In an hour-long news conference Wednesday, City Prosecutor Steve Alm detailed why a months-long investigation by his office concluded the fatal police shooting of Lindani Myeni in April was justified and no charges against the officers involved will be filed.
“The officers who responded to this ended up trying to use multiple non-lethal, non-deadly force methods before they used service firearms,” Alm said. “Officer 1 was justified in shooting Mr. Myeni in self-defense. Officer 2 was justified in shooting Mr. Myeni in defense of another (officer).”
Alm also said that his investigators could not find any evidence race played a role in the case, as some members of the community and Myeni’s family have alleged. Myeni was Black.
During the news conference, Alm used a PowerPoint presentation and police bodycam video to show what happened before, during and after the shooting ― all to make the point that officers had no choice but to fatally shoot Myeni and tried multiple times to use other means to subdue him.
Among the key details highlighted:
- Myeni was acting strangely before the shooting, Alm said, but knew that officers were responding to the scene and was heard saying he “was not afraid” of police.
- While unarmed, Myeni was apparently much stronger than any of the officers individually. He had been a professional athlete and Alm said lives were at risk during the attack. The officer who sustained the worst injuries, including a serious concussion, has not returned to work.
- Alm said Myeni was punching officers even after being told to get on the ground, shot with a Taser and shot once with a police firearm. He was subsequently shot three more times.
Alm’s decision to declare the shooting justified comes at a delicate time for policing in the islands ― and amid a national conversation about how police use force. The city prosecutor has pursued charges against officers in a separate shooting in April, which left a teen dead. Alm declined to take any questions on that case Wednesday because the litigation is ongoing.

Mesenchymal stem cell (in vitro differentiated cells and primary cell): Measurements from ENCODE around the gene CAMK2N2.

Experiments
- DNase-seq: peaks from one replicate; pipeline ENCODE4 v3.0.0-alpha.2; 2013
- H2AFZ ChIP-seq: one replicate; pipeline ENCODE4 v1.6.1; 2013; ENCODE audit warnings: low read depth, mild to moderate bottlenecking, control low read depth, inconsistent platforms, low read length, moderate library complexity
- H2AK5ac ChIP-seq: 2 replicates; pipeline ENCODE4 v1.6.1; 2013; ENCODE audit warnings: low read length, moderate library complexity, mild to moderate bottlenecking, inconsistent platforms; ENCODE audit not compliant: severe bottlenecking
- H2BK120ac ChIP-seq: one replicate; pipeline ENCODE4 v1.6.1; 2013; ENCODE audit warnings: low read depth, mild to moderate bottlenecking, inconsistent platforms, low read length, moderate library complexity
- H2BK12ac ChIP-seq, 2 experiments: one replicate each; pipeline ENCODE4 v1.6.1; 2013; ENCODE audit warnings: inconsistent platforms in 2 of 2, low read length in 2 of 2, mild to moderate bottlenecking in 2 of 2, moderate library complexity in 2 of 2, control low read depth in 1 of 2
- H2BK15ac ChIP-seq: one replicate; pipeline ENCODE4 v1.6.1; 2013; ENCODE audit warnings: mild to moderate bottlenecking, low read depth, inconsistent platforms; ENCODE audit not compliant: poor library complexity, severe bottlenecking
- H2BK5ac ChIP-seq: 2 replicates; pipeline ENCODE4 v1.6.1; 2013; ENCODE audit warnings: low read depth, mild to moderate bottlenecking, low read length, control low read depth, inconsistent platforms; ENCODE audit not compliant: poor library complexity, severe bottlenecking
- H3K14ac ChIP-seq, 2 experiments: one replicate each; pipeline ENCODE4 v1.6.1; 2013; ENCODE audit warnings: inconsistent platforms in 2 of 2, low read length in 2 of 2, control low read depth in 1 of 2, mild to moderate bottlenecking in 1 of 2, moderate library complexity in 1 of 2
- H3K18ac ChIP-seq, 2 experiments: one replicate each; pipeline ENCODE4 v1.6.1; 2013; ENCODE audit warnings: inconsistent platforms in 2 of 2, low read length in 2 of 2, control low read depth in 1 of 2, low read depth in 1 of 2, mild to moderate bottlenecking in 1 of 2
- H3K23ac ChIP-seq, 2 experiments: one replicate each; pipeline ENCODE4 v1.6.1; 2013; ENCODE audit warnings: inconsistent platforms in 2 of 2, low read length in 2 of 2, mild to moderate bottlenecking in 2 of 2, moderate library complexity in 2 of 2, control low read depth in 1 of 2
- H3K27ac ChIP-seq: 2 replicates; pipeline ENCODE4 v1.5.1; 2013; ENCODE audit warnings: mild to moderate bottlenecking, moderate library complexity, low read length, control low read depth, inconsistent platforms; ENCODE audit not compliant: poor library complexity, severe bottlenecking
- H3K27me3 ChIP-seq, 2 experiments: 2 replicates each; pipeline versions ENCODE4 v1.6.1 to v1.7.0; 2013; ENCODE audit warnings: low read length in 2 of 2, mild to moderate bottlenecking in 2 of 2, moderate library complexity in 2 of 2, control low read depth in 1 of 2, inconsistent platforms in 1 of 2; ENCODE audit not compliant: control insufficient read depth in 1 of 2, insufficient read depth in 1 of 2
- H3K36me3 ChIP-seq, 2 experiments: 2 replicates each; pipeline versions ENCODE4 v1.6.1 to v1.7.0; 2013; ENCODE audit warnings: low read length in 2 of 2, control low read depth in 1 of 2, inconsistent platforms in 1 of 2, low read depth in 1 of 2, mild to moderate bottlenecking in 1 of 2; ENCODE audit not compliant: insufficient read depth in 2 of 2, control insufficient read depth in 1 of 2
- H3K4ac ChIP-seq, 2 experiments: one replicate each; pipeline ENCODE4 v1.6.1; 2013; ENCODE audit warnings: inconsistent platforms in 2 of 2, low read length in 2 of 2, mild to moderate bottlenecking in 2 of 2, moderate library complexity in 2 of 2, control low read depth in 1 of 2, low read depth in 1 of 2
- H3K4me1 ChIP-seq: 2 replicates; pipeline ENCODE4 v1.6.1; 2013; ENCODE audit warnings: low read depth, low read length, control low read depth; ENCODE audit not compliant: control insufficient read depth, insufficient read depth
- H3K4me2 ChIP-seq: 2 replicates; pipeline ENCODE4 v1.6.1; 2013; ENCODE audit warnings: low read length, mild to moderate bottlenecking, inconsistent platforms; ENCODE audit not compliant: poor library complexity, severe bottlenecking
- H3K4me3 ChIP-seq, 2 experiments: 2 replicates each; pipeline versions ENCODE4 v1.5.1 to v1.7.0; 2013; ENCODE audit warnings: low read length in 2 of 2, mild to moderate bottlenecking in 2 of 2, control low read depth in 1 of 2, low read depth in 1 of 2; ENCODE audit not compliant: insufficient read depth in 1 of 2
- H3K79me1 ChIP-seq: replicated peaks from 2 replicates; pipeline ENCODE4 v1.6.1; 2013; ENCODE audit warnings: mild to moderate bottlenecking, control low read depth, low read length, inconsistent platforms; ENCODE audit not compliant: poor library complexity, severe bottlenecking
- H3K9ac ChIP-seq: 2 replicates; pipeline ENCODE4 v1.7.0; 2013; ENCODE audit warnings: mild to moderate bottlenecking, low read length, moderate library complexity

Some in the community, however, have argued the Myeni shooting along with the second shooting were both unjustified. Myeni’s wife has filed a wrongful death suit against the city, and the fatal shooting has attracted international attention because Myeni was from South Africa.
In a statement Wednesday, the attorney for Myeni’s family said Alm’s decision not to pursue charges against the officers does not impact the civil case.
He added a number of questions about the officers’ actions remain unanswered.
“Mr. Alm’s focus on the shooting ignored the first action of ordering an unarmed person to lie on the ground at gunpoint,” attorney Jim Bickerton said. “When you avoid addressing the very first wrongful act committed, your analysis of what comes afterwards should not be accepted by the public.”
In a statement Wednesday, interim Honolulu Police Chief Rade Vanic said he’s thankful two of the officers involved in the shooting have returned to service while the third is still recovering.
“We go to great lengths to protect our community, but the tragic reality is that, in rare cases, incidents may end in the loss of a life,” Vanic said.
Police union President Malcolm Lutu, meanwhile, called the Myeni shooting “an unfortunate tragedy” and said the healing process will take time for all those involved.
“No officer wants to use deadly force when doing their job to protect our communities,” he said.